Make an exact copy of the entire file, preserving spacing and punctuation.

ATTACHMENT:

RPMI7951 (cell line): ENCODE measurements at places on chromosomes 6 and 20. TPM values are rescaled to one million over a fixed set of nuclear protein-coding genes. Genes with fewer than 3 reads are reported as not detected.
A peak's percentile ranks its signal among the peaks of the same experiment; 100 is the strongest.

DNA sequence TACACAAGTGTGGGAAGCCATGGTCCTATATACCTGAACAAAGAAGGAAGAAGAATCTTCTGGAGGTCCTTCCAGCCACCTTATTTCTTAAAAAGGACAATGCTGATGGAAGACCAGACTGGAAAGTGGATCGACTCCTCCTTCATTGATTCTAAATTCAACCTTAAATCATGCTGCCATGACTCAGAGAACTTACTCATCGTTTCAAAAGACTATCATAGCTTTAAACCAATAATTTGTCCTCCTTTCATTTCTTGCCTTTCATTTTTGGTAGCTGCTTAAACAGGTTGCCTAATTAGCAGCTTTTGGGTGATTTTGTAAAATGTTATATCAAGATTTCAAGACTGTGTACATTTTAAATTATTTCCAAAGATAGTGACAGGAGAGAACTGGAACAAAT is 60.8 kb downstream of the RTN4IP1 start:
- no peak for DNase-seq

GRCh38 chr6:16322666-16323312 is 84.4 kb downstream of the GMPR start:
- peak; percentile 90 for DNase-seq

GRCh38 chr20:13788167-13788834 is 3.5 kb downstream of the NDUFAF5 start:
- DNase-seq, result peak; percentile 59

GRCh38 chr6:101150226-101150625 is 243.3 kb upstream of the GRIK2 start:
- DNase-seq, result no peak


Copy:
RPMI7951 (cell line): ENCODE measurements at places on chromosomes 6 and 20. TPM values are rescaled to one million over a fixed set of nuclear protein-coding genes. Genes with fewer than 3 reads are reported as not detected.
A peak's percentile ranks its signal among the peaks of the same experiment; 100 is the strongest.

DNA sequence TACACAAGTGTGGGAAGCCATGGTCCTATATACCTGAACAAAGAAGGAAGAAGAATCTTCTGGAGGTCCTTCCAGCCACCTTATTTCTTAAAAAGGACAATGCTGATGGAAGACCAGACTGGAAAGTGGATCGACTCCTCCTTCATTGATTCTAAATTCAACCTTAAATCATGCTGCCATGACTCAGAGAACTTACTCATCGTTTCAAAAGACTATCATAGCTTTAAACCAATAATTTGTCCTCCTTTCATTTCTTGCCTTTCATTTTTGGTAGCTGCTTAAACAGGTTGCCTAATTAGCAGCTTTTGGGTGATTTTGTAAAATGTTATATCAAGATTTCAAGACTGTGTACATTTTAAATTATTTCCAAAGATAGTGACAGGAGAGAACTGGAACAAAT is 60.8 kb downstream of the RTN4IP1 start:
- no peak for DNase-seq

GRCh38 chr6:16322666-16323312 is 84.4 kb downstream of the GMPR start:
- peak; percentile 90 for DNase-seq

GRCh38 chr20:13788167-13788834 is 3.5 kb downstream of the NDUFAF5 start:
- DNase-seq, result peak; percentile 59

GRCh38 chr6:101150226-101150625 is 243.3 kb upstream of the GRIK2 start:
- DNase-seq, result no peak